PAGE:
It’s a flawless spring weekend in the Provencal backcountry, all verdant hills dotted with blooming trees and ancient villages of golden stones under a robin egg blue sky. It’s so easy to lose track of time in these idyllic surroundings that it’s well past midday by the time we get to La Roque d’Anthéron, a tiny town on the left bank of the Durance river.
Although well within one-hour’s drive from most key destinations in the area, it remains a sleepy, off the beaten path little charmer best known for two architectural masterpieces: its twelfth century Abbaye de Silvacane and seventeenth century Château de Florans. Once a Cistercian monastery, the Romanesque abbey remains a prime example of conventual archictecture in medieval Provence. Meanwhile, the Renaissance castle, now a private healthcare facility closed to the public, still dominates the center of town.
A foodies’ Lucky Find
Yet, La Roque d’Anthéron has another, far more current claim to fame, which we discover as pangs of hunger shift our attention from the local architectural heritage to the more mundane issue of finding a restaurant for lunch. The streets are virtually empty during the midday lull, but among the shuttered shops the cheerful red awning of L’Auberge du Castellas catches my eye. The selections du moment (daily specials) listed on a blackboard hanging against the mellow stone façade are all the convincing needed for a consensus. We peer expectantly through open French doors into a small, rustic dining room filled with obviously delighted patrons. Katia, an elfin young woman with a welcoming smile, promptly ushers us to the last available table. The patron saint of foodies has come through once again!
Everything on the menu, Katia explains, is prepared in-house with seasonal products sourced from local artisan producers. Said menu seems simple enough: four appetizers, five main courses and four desserts, including a cheese tray. But this doesn’t make choices any easier. Roasted quail or pike mousseline for starter? Stuffed breast of veal or monkfish for main course? Covert glances at the plates on nearby tables only reinforce the dilemma.
Love at First Bite
I begin with the Terrine d’Asperges Vertes, a thick slab of silky asparagus Bavarois bursting with fresh asparagus flavor that has me smitten at the first mouthful. Next comes the succulent Agneau de Pâques (Easter Lamb), a generous portion of milk-fed lamb shoulder, roasted to perfection and served with a medlley of spring vegetables. Dessert is a swoon-worthy verrine of freshly picked strawberries, topped with chunks of meringue and an extravagant swirl of pistachio mousse.
Wine selection comes easier. To complement the decidedly Provencal menu, the small and fairly priced wine list favors the growing regions of southern France. We select a bottle Cuvée Tradition Rose from the nearby Lubéron Château Val Joanis. The fresh blend of Syrah and Grenache grapes, with hints of red fruit and spices subtly enhances the delicate flavors of our springtime meal.
A Passion for Traditional Cuisine
L’Auberge du Castellas is the brainchild of Celine Moulins and her husband Frank (Franky) Villani. After years of working in trendy ski resort and inns of the Provencal Alps, they longed to return to the classic cuisine born from the seasonal bounty of Provence. It is the abundance of high quality local suppliers that influenced their decision to open their restaurant in La Roque d’Anthéron. Celine, who developed her passion for traditional local cuisine as a child at the elbow of her professional chef grandmother, officiates in the kitchen. Meanwhile Franky, also a trained chef, manages the dining room with the assistance of the ever- attentive Katia, and oversees relations with suppliers.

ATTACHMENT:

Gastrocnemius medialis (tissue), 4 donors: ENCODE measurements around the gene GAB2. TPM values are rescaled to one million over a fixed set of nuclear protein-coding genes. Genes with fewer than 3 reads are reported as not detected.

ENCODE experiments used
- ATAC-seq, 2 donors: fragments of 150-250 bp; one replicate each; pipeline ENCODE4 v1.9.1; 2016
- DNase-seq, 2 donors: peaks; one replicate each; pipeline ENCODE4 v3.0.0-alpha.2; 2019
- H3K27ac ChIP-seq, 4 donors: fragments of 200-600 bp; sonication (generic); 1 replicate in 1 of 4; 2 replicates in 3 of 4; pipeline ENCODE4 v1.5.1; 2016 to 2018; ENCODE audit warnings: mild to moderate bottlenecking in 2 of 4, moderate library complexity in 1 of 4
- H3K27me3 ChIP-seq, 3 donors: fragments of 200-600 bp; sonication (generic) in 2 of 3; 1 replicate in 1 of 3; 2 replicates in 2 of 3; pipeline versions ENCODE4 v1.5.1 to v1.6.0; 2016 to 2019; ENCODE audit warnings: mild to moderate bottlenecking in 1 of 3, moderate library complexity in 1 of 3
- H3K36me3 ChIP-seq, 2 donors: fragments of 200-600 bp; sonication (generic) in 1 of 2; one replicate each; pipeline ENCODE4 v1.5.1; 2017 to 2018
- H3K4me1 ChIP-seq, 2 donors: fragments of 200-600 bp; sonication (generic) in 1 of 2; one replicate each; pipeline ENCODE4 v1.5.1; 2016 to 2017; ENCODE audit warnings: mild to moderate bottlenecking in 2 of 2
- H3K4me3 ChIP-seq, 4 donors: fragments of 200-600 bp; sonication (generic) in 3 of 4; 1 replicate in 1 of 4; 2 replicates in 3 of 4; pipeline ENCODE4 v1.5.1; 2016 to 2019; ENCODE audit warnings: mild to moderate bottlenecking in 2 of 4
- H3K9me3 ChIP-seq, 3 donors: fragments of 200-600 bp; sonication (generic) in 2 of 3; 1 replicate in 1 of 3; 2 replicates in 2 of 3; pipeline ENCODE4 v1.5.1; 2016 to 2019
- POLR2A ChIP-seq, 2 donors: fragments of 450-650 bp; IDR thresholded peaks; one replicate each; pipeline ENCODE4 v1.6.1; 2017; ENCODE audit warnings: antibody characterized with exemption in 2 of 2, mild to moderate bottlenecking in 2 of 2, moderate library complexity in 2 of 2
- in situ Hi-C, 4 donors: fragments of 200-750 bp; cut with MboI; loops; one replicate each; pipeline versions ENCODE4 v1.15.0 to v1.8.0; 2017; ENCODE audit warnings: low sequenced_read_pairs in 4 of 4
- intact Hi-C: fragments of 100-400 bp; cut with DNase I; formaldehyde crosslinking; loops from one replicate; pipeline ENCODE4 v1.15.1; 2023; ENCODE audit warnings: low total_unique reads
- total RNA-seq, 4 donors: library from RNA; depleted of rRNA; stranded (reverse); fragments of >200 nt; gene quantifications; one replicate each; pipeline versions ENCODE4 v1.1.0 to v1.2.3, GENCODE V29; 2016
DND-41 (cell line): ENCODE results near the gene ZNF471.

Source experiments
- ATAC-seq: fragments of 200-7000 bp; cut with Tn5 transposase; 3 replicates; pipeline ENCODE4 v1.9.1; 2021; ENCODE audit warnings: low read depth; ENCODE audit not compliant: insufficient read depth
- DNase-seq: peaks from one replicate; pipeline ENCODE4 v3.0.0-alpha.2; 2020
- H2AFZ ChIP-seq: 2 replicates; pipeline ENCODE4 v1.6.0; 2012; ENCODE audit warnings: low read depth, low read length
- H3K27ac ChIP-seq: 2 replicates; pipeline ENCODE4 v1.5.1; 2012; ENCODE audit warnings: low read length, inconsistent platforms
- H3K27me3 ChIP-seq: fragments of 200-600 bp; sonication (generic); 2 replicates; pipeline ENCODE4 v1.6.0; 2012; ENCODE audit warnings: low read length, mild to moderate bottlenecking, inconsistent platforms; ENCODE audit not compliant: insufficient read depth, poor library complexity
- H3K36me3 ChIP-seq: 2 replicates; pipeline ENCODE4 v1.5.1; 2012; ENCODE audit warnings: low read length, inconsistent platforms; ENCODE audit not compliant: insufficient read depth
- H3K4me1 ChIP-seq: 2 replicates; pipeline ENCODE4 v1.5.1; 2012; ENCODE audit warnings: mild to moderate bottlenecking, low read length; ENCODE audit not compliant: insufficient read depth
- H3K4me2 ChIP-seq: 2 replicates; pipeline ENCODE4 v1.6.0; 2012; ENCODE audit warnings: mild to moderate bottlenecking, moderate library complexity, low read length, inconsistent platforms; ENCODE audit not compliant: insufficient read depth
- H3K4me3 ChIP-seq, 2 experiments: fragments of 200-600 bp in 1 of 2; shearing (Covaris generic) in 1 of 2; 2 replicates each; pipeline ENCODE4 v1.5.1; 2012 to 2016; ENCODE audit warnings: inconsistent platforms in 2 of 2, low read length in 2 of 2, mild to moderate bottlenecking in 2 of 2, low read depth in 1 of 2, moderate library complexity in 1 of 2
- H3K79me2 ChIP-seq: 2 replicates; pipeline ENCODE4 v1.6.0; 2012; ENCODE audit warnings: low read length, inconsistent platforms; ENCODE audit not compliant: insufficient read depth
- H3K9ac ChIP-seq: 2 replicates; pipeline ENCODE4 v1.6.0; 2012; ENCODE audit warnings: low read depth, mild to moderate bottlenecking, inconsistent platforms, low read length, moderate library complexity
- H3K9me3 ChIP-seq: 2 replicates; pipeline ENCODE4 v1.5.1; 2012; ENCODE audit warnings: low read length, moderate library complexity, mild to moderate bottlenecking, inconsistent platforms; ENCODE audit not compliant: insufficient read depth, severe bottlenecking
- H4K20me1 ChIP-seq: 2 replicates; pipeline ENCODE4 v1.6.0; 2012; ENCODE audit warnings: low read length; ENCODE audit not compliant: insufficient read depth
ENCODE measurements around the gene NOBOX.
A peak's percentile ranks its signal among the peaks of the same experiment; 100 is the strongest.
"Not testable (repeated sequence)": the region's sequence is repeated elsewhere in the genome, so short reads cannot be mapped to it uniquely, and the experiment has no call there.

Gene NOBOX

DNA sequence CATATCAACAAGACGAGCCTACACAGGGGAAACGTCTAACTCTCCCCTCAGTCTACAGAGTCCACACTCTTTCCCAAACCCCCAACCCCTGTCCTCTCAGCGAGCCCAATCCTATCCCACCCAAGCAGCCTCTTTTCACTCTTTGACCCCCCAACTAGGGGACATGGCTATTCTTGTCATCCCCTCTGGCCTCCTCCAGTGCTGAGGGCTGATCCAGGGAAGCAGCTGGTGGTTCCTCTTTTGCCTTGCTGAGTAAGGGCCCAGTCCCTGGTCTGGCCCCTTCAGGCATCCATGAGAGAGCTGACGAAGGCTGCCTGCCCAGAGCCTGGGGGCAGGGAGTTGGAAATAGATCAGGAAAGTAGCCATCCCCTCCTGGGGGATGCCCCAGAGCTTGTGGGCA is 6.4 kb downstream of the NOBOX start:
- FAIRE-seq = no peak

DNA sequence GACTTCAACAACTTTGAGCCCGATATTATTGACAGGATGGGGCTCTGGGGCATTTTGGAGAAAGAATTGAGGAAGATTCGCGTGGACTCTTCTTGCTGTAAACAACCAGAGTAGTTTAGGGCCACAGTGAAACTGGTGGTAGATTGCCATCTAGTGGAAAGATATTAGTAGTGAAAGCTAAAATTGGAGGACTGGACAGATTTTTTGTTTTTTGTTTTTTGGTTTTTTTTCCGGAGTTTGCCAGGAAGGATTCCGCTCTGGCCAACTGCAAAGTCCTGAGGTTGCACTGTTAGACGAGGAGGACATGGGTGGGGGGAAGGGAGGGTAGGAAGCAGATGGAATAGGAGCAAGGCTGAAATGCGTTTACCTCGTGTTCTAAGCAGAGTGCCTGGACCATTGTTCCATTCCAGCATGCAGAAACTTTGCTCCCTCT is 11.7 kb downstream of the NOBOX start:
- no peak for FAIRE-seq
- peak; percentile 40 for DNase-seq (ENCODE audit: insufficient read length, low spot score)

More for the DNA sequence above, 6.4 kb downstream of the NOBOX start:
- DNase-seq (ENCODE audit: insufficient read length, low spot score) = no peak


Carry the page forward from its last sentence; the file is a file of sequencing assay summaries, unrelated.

With its memorable food and excellent service, L’Auberge du Castellas is a lucky random choice this time, but from now on it will warrant a detour, and a reservation, whenever I am in the area.
Good to Know
- Getting there – La Roque d’Anthéron is located 59 kilometers (36 miles) north of Marseilles, 31 kilometers (19 miles) north of Aix-en-Provence. It is easily accessible by road (A51) as well a public transportation (Bus no. 250) from both cities.
- The International Piano Festival – each year for the past four decades, from mid-july to mid-august, La Roque d’Anthéron is overrun with music and musicians as the host venue for a major summer event in the calendar of European Music Festivals. A number of performances featuring world-class artists and newly discovered talents take place on the grounds of the Abbey of Silvacane, as well as in the spectacular gardens of the Florans Castle, open to the public for the occasion, and other local open air venues.
- L’Auberge du Castellas, 10 bis Rue de l’Eglise, 13640, La Roque d’Anthéron, France, is open for lunch and dinner Wednesday through Sunday. It is closed Monday and Tuesday, and from late January to early March.
- The restaurant can seat 18 guests in the dinning room, plus an additional 20 guests on the terrace during the summer months. Reservation are strongly recommended anytime and an absolute must during the International Piano Festival. Contact: email firstname.lastname@example.org . Tel.: +33 (0)4 42 50 50 58.
- In addition to featuring vegetarian options on the menu, Celine can also accommodate gluten-intolerant guests.
I’m still planning to do my research trip to France in 2018 (fingers crossed). Would love to get down south.
One 3 hours by TGV from Paris 😉
And now, I’m hungry!! Pike mousseline and monkfish, svp! 😉
Coming right up 😉
Nice little town for a weekend trip…. especially if one lives in Aix 😉
Indeed – That’s why I am scouting it for visiting friends 😉